Housing developers' efforts to win favor for affordable housing from Long Island communities don’t end when a new building opens, executives said last week in Woodbury during an event on economic development.
Developers need to focus as much on maintaining their properties and relationships with community leaders as they do on winning initial approval from local zoning boards to get the green light for future projects, they said.
Their comments came during panels on affordable housing and major development on Long Island at the Smart Growth Summit hosted by Vision Long Island, a downtown planning association. The event, at Crest Hollow Country Club, had more than 1,000 registered attendees, including local elected officials and municipal leaders.
A major topic was Gov. Kathy Hochul’s intention, first reported last week by City & State, to not repeat in 2024 her push to require municipalities to approve a certain number of housing units. In August, Hochul introduced an incentive-based plan, which would have allowed local governments that support housing growth to apply for $650 million in state funds.
“There’s no question that particularly on Long Island, we have a severe housing shortage,” Peter Florey, principal at D&F Development Group in Levittown, said during a panel on affordable housing. “With respect to incentives, my understanding is that there is a lot more money on the table for those incentives, and I think that we're very eager to see that move forward.”
Some of D&F’s projects in development include Alegria South, a planned development of 100 units, all of which will have affordable rents, in North Bellport; Bishop Ronald H. Carter Manor, a planned 80-unit affordable building in Freeport for seniors; and Sterling Green, a 70-unit complex in Farmingdale with affordable rents.
“When we go into communities and pitch a project, it’s important for us to be able to show developments that we’ve done in the past [and] that these are examples that have been embraced by the community, are well run and beautifully designed,” Florey said.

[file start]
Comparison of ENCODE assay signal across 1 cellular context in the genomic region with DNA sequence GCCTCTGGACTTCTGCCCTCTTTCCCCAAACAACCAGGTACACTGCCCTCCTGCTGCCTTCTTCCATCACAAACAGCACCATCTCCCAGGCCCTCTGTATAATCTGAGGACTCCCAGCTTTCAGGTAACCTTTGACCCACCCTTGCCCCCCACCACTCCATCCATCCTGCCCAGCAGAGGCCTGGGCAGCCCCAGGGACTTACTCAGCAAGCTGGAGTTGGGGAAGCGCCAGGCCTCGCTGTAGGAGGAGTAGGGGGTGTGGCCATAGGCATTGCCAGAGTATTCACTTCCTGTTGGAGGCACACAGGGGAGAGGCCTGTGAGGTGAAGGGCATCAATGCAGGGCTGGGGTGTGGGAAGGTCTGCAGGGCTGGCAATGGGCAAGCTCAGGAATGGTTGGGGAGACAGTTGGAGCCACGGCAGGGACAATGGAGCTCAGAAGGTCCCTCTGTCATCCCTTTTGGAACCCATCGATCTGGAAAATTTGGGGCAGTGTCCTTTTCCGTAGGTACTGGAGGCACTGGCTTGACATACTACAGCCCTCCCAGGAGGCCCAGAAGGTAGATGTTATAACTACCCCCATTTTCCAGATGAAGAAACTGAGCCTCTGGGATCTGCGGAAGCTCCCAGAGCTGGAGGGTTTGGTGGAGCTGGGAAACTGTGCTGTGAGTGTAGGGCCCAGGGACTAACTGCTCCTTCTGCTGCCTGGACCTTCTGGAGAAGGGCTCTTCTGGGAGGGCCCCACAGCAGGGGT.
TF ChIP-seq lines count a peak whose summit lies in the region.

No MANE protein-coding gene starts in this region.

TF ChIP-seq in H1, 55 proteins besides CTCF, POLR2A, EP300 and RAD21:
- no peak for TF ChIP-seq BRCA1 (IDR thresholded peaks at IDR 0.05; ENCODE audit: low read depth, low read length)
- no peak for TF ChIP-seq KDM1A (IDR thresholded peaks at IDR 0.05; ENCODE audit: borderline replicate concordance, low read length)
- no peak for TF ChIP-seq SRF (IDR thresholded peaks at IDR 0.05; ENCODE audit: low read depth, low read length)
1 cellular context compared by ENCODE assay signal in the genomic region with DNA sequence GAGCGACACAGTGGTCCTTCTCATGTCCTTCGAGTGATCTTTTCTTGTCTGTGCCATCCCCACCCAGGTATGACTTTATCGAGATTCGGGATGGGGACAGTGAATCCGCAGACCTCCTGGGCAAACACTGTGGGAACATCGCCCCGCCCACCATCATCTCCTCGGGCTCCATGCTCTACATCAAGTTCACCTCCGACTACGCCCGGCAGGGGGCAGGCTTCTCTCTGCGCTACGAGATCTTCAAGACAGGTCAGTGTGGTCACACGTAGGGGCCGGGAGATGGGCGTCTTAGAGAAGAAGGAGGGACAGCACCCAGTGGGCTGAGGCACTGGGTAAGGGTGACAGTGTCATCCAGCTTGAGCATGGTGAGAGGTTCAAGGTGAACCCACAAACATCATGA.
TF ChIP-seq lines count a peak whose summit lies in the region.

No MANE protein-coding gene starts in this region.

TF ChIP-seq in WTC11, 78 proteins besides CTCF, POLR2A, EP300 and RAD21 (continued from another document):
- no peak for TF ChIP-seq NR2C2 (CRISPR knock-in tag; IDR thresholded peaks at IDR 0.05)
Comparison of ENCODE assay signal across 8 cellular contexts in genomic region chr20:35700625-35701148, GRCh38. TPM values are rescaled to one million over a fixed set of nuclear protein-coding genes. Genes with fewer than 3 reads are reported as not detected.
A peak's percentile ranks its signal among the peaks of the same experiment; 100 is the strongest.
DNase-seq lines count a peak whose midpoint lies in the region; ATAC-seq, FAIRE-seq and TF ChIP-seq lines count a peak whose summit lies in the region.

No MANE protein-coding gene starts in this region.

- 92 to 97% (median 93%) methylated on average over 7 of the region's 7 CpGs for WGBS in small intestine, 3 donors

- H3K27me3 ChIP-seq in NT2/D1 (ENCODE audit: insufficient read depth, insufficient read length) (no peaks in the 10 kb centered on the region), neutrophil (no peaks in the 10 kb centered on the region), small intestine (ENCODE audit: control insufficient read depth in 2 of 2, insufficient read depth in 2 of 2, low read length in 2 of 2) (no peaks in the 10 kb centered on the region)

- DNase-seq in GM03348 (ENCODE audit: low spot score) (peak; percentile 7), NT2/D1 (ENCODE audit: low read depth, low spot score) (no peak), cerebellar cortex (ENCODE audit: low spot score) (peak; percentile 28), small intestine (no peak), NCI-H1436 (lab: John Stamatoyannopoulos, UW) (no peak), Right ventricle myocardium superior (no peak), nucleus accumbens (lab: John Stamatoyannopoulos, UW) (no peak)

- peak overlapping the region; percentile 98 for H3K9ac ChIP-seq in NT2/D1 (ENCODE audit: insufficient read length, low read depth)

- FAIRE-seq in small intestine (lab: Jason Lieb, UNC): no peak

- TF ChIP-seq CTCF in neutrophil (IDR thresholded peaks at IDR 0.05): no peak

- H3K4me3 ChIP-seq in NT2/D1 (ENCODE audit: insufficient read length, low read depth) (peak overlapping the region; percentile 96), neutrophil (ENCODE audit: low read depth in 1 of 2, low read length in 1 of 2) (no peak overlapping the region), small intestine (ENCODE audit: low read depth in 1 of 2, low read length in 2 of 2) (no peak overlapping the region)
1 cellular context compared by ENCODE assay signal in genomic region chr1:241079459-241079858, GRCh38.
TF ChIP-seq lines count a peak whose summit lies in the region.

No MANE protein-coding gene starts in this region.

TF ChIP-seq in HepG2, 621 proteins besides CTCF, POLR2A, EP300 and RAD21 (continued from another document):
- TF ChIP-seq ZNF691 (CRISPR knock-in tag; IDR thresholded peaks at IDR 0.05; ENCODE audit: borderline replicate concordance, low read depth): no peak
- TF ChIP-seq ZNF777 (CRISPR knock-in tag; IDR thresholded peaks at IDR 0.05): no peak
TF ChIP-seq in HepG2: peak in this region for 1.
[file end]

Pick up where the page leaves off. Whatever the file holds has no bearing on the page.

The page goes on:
David Gallo, CEO of affordable housing developer Georgica Green Ventures, said his firm’s focus on property management has paid dividends in helping to get additional projects approved. Georgica Green recently completed 55 affordable units called The Green at Garvies Point in Glen Cove.
The company has completed or started construction on more than 1,500 affordable housing units in New York since 2015, with a significant portion of those on Long Island.
“We’ve almost done a second project in every single town that we’ve worked in,” Gallo said. "People could come and see what properties looked like, and then say, ‘Yes, that worked out.'"
Affordability, in the case of these developments, is defined as the rent taking up no more than 30% of a household’s income. Tenants must meet income qualifications. For example, if a development sets aside units as affordable for renters earning the area median income, which is $109,400 for an individual or $156,300 for a family of four on Long Island, rent could take up no more than 30% of that income.
That means the maximum rent charged to an individual renting a one-bedroom unit in such a development would be $2,735.
But affordable housing developments often aim to make rents palatable to people earning below median income. Of the one-bedroom apartments at Bishop Ronald H. Carter Manor, four units are offered as affordable for people earning 30% of area median income, 48 units at 50% area median income and 23 units at 60% of area median income.
An affordable rent for a senior earning 50% of the local median income, or $53,900, would be no more than $1,348.
When affordable rental apartments become available, there is significant demand, said Robert Coughlin, principal at East Setauket-based developer Tritec. At its 418-unit Shoregate complex in Bay Shore, the company set aside 84 units as affordable, with rents from $1,991 to $2,751. It received about 1,600 applications.
“We have way too much demand relative to our supply,” he said. “We need to have — and they are — our elected officials recognizing that problem and embracing the idea we need to create a lot more housing at every strata.”